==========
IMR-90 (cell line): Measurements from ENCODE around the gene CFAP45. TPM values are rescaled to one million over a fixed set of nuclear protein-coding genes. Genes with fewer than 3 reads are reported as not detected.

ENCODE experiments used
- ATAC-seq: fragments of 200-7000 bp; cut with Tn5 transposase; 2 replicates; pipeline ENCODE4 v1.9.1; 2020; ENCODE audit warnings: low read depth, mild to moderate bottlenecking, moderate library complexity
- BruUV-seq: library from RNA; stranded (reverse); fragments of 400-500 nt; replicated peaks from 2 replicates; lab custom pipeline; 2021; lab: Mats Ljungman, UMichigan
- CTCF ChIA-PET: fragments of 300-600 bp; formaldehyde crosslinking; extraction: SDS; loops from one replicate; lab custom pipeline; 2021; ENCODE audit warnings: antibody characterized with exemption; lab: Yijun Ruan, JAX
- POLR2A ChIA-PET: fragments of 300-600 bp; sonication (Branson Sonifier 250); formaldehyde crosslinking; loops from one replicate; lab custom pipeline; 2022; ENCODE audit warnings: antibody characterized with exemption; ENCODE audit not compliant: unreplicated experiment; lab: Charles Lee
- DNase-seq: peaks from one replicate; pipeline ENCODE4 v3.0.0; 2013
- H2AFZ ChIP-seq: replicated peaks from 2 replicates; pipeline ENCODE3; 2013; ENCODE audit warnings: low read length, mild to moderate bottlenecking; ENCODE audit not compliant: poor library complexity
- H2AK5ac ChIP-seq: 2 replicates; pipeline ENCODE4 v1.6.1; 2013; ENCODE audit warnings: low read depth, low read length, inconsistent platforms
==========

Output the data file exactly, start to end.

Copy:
IMR-90 (cell line): Measurements from ENCODE around the gene CFAP45. TPM values are rescaled to one million over a fixed set of nuclear protein-coding genes. Genes with fewer than 3 reads are reported as not detected.

ENCODE experiments used
- ATAC-seq: fragments of 200-7000 bp; cut with Tn5 transposase; 2 replicates; pipeline ENCODE4 v1.9.1; 2020; ENCODE audit warnings: low read depth, mild to moderate bottlenecking, moderate library complexity
- BruUV-seq: library from RNA; stranded (reverse); fragments of 400-500 nt; replicated peaks from 2 replicates; lab custom pipeline; 2021; lab: Mats Ljungman, UMichigan
- CTCF ChIA-PET: fragments of 300-600 bp; formaldehyde crosslinking; extraction: SDS; loops from one replicate; lab custom pipeline; 2021; ENCODE audit warnings: antibody characterized with exemption; lab: Yijun Ruan, JAX
- POLR2A ChIA-PET: fragments of 300-600 bp; sonication (Branson Sonifier 250); formaldehyde crosslinking; loops from one replicate; lab custom pipeline; 2022; ENCODE audit warnings: antibody characterized with exemption; ENCODE audit not compliant: unreplicated experiment; lab: Charles Lee
- DNase-seq: peaks from one replicate; pipeline ENCODE4 v3.0.0; 2013
- H2AFZ ChIP-seq: replicated peaks from 2 replicates; pipeline ENCODE3; 2013; ENCODE audit warnings: low read length, mild to moderate bottlenecking; ENCODE audit not compliant: poor library complexity
- H2AK5ac ChIP-seq: 2 replicates; pipeline ENCODE4 v1.6.1; 2013; ENCODE audit warnings: low read depth, low read length, inconsistent platforms